SRI Authors: Karen Myers, Grit Denker, Melinda Gervasio
Greuel, C., Myers, K., Denker, G., & Gervasio, M. (2016). Assessment and content authoring in semantically enabled virtual environments. In Proc. of Interservice/Industry Training, Simulation and Education Conference (I/ITSEC). Orlando, FL.
Virtual environments (VEs) provide an appealing vehicle for training complex skills, particularly for domains where real-world practice incurs significant time, expense, or risk. Two impediments currently block widespread use of intelligent training tools for VEs. The first impediment is that techniques for assessing performance focus on algorithmic skills that force learners to follow rigid solution paths. The second impediment is the high cost of authoring the models that drive intelligent training capabilities.
This paper presents an approach to training in VEs that directly addresses these challenges and summarizes its application to a weapons maintenance task. With our approach, a learner’s actions are recorded as he completes training exercises in a semantically instrumented VE. An example-tracing methodology, in which the learner’s actions are compared to a predefined solution model, is used to generate assessment information with contextually relevant feedback. Novel graph-matching technology, grounded in edit-distance optimization, aligns student actions with solution models while tolerating significant deviation. With this robustness to learner mistakes, assessment can support exploratory learning processes rather than forcing learners down fixed solution paths.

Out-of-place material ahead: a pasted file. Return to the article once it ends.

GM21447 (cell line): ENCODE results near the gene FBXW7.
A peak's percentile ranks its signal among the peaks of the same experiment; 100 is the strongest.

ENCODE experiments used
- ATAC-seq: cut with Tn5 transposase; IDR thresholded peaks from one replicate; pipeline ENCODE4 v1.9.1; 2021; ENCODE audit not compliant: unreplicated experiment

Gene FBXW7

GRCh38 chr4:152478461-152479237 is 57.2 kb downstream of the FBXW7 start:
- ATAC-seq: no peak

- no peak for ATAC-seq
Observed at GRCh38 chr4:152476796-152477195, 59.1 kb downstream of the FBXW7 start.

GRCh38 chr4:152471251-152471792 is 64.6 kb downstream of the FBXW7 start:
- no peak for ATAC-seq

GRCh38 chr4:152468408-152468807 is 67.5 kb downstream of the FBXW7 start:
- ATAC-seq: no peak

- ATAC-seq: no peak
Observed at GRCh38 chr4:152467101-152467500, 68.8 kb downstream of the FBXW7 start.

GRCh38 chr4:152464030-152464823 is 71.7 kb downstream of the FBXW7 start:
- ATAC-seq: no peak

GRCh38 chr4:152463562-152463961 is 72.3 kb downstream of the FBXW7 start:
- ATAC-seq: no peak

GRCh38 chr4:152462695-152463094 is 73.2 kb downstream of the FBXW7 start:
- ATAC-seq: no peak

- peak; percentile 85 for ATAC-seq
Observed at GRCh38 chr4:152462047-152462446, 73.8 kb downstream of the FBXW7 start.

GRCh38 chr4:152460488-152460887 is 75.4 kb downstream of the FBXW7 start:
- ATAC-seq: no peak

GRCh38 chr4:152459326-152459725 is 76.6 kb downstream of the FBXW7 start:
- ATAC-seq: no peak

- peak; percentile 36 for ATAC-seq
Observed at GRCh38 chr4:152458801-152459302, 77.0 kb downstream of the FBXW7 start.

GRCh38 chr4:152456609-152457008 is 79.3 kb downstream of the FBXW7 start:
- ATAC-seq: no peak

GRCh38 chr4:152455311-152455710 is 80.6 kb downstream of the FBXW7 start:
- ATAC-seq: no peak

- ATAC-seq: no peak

Our approach to content creation leverages predefined ontologies, enabling authoring by domain experts rather than technology experts. A semantic mark-up framework supports authors in overlaying ontologies onto VE elements and in specifying actions with their effects. Drawing on these semantics, exercises and their solutions are created through end-user programming techniques: a domain expert demonstrates one or more solutions to a task and then annotates those solutions to define a generalized solution model. A concept validation study shows that users are comfortable with this approach and can apply it to create quality solution models.